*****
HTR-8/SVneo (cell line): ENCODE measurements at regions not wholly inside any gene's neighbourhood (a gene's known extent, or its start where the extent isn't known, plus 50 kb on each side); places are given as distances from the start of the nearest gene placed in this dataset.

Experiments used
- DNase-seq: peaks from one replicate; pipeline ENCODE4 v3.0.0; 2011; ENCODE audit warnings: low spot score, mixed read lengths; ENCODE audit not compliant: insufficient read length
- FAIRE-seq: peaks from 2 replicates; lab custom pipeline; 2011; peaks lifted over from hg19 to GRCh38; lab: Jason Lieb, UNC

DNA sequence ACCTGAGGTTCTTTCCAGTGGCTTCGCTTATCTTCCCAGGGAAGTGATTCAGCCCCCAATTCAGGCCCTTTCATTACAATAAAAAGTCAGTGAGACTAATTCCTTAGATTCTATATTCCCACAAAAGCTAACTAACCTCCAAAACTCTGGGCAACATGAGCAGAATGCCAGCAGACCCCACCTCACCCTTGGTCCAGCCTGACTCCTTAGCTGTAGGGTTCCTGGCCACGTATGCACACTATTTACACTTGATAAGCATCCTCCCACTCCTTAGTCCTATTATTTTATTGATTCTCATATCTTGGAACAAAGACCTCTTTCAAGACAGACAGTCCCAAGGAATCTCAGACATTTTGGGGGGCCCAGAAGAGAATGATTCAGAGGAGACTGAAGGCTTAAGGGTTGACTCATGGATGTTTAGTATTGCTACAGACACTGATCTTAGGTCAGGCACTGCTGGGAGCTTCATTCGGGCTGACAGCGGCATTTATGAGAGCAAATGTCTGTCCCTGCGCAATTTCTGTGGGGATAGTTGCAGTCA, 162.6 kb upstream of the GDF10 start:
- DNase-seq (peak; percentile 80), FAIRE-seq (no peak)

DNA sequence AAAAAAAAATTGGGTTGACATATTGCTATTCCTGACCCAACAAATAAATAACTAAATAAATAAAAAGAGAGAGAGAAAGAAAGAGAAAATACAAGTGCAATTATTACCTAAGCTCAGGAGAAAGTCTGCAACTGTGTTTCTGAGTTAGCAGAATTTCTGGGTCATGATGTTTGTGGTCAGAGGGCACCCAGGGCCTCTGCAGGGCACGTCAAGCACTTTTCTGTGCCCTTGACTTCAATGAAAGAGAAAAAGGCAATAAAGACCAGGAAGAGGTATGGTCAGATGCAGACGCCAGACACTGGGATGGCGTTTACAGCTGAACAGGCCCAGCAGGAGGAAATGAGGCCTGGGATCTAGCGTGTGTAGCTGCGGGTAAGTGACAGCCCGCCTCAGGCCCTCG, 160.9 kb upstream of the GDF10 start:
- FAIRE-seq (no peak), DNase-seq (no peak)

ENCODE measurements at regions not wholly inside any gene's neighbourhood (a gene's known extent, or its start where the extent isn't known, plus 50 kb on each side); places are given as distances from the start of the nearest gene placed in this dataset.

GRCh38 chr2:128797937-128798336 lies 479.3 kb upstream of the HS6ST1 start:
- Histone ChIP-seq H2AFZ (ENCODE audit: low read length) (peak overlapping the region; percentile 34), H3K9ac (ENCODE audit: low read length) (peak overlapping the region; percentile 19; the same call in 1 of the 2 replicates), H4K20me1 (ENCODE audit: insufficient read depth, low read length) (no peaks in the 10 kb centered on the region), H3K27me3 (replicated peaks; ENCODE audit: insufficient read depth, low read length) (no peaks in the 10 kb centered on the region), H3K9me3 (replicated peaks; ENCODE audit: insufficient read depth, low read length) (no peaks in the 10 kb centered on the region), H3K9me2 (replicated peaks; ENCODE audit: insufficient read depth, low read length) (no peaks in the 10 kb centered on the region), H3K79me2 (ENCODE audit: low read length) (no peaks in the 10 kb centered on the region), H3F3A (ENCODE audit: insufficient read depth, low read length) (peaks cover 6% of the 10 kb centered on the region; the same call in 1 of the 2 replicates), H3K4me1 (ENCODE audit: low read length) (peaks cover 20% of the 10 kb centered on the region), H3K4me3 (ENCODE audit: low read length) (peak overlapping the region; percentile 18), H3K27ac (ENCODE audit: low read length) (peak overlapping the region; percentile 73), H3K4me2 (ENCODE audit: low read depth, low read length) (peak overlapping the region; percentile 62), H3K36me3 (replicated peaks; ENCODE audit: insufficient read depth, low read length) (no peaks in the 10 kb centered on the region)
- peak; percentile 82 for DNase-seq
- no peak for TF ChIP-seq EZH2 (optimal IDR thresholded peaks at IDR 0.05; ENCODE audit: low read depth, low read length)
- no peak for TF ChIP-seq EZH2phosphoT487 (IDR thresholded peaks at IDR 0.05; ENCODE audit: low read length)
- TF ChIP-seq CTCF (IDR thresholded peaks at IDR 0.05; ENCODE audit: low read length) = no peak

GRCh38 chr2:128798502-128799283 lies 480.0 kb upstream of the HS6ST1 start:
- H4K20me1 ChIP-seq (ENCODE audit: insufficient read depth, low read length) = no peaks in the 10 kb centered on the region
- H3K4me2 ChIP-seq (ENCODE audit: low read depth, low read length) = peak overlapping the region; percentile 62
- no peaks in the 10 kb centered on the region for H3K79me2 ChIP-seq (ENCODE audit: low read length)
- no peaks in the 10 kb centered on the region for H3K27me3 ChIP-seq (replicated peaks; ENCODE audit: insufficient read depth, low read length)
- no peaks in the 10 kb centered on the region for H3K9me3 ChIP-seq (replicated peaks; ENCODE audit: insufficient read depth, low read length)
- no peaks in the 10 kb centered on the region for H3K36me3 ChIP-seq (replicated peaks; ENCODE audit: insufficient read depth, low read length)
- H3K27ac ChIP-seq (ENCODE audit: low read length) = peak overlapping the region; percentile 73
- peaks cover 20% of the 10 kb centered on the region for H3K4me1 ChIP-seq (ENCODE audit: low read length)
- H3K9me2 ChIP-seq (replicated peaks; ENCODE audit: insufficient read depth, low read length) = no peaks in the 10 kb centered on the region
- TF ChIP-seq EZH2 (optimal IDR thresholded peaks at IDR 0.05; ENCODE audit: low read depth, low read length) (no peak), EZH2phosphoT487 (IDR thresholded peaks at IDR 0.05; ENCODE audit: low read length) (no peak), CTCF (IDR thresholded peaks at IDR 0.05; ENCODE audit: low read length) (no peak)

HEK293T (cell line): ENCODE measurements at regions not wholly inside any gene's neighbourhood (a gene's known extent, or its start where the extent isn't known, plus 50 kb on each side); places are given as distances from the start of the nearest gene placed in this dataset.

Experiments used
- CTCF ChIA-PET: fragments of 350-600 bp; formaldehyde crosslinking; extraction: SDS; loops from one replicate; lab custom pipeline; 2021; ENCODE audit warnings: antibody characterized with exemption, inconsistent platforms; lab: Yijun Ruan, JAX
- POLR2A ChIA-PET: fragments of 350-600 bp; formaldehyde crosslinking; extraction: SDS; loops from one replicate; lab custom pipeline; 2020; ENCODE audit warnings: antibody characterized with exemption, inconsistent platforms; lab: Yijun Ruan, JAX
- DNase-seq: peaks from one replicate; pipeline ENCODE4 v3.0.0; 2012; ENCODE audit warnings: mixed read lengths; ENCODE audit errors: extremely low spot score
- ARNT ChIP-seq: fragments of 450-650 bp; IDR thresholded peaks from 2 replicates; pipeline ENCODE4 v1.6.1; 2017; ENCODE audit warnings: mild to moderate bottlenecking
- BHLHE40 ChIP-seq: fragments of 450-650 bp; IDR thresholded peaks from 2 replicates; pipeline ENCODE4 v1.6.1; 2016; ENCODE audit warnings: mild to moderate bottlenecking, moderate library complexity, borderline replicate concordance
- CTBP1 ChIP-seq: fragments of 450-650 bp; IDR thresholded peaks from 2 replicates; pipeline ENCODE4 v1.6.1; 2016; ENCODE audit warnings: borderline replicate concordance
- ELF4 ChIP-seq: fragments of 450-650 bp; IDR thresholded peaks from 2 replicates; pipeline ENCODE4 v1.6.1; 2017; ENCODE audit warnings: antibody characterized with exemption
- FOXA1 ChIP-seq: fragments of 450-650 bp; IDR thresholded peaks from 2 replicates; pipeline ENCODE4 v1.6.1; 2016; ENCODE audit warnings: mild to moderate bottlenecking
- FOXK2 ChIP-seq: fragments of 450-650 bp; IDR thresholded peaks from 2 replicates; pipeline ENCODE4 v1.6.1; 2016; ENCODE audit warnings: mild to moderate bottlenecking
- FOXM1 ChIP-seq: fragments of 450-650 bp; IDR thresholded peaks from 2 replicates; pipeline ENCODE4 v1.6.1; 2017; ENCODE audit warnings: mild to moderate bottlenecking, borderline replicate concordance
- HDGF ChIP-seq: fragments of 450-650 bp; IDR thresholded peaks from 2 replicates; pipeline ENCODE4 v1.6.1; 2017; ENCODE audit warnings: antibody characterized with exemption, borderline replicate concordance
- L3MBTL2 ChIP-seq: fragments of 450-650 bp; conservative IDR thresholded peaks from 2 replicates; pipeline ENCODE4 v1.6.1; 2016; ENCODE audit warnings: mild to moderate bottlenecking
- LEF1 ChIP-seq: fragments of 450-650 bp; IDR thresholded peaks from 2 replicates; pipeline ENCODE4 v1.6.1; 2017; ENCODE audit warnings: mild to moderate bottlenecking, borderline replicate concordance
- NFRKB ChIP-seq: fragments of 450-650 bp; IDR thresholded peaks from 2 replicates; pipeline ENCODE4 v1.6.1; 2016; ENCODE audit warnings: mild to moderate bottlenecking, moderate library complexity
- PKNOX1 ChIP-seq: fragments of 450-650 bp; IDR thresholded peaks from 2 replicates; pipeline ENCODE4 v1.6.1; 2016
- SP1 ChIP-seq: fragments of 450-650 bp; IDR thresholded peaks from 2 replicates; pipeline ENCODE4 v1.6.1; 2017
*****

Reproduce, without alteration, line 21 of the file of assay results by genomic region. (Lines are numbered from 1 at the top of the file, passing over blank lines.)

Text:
- no peaks in the 10 kb centered on the region for H3K9me3 ChIP-seq (replicated peaks; ENCODE audit: insufficient read depth, low read length)